When the World reverts to a flooded, increasingly hot pre-historic primordial State, where do you go?
BOOK REVIEW J G BALLARD THE DROWNED WORLD 1962 Berkeley Books and other publishers.
This is a science fiction novel worth handing to anyone who assumes SF is all bug eyed monsters and robots with death rays. Ballard’s classic debut work is a stunning study not just of a tropical flooded London, but a deep look at the psychological state of mind of a small group of survivors of the natural catastrophe.
Solar flares have melted the polar ice caps and World temperatures have soared. The great cities of Europe and the US have ended up mostly under-water, in jungle swamps and lagoons. Reptiles, especially marine iguanas and alligators are the dominant life form. There are unforgettable images of iguanas nesting in office blocks, looking out from the windows once used by advertising executives and accountants. The temperature rising and still rising water is steadily pushing the decimated human populace North.
As the story starts, London has been mostly abandoned. A handful of humans are still there, but facing the need to move on as the conditions renders the city uninhabitable. A small army-scientific unit moves around making tests and monitoring the situation. Dr. Robert Kerans is a marine biologist assessing the new plant and animal species, and he draws strong comparisons with the Triassic period. He sees the World reverting to its primordial state, and believes strongly that the disturbed dreams of the humans indicate our genetically imprinted memories of the distant past we see reclaiming the World. To Kerans, it is as though we are time travelling into the remote past with every step through the present and future.
After one of the researchers deserts the team and heads South into the heat, the team prepares to move north. Kerans is given to erratic mood swings, and stealing a valuable compass from the team in his uncertainty about the directions he wants to go. He stays behind in his infatuation with a woman, Beatrice Dahl, who is aloof and also reluctant to leave the city. Kerans imagines himself and her as destined to be the new Adam and Eve, the last survivors in a new Eden, restarting the human race. She seems indifferent to such a vision. There is also Dr Bodkin, who has a nostalgic yearning for the pre-Flood World, and a fascination for the now under-water planetarium in the heart of the city. When the rest of the team depart, they have London to themselves for a short period.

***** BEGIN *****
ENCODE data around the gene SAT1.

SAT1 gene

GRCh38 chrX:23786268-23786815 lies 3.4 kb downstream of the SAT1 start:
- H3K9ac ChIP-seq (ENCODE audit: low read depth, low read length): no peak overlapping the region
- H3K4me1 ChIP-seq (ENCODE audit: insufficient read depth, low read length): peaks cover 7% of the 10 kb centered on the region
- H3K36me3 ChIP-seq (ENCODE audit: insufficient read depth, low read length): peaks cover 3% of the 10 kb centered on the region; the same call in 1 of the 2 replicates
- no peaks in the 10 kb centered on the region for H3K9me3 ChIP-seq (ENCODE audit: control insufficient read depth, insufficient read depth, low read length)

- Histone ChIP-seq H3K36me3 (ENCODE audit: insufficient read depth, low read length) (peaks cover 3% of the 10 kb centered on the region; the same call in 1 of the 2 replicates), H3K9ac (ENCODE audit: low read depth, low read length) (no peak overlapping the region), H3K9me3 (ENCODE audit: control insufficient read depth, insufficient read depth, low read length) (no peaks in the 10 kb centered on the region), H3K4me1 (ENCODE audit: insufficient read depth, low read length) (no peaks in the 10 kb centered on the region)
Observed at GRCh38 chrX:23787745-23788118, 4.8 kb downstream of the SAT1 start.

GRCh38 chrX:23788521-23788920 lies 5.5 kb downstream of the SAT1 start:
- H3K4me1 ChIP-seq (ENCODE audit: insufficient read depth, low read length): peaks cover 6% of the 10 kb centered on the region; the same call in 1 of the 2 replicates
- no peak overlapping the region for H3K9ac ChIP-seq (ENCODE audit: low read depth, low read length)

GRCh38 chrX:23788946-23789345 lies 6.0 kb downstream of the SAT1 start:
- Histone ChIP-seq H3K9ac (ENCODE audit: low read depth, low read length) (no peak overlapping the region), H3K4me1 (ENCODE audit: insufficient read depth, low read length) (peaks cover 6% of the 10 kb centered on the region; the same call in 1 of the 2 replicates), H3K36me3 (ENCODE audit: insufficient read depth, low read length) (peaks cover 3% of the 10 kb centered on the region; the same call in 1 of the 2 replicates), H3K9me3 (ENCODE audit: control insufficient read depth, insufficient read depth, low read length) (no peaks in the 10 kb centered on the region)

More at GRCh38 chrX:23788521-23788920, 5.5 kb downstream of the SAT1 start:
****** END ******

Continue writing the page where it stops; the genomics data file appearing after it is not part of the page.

The three live in isolation of one another, occasionally meeting and communicating and strangely happy in their freedom. This ends with the arrival of a group of looters, led by the crazed Strangman, who is plundering art treasures from the doomed cities. He drains the lagoon flooding central London, and throws wild parties of destruction and violence. Bodkins tries unsuccessfully to re-flood the city, by breaking the dam, seeing its draining effect as more of a threat to a World he has come to love than its possible salvation. Kerans, tortured and left for dead in reprisal for Bodkins’s failed attempt to stop the mavericks, embarks on a desperate rescue attempt for Beatrice who remains a captive of the pirates.
Ultimately, Kerans must choose whom to trust, to fight or flee, who if any to travel with, travel with and whether to remain in London, head north or South. His decisions and choices seem profoundly meaningful and existentially meaningless – noble but futile.
An amazing short novel, avoiding the clichés of conventional post-apocalyptic literature, and as fascinating in its insight into the minds of the protagonists as in its vivid description of a World swallowed up and re-conquered by the primordial jungles from which it once emerged.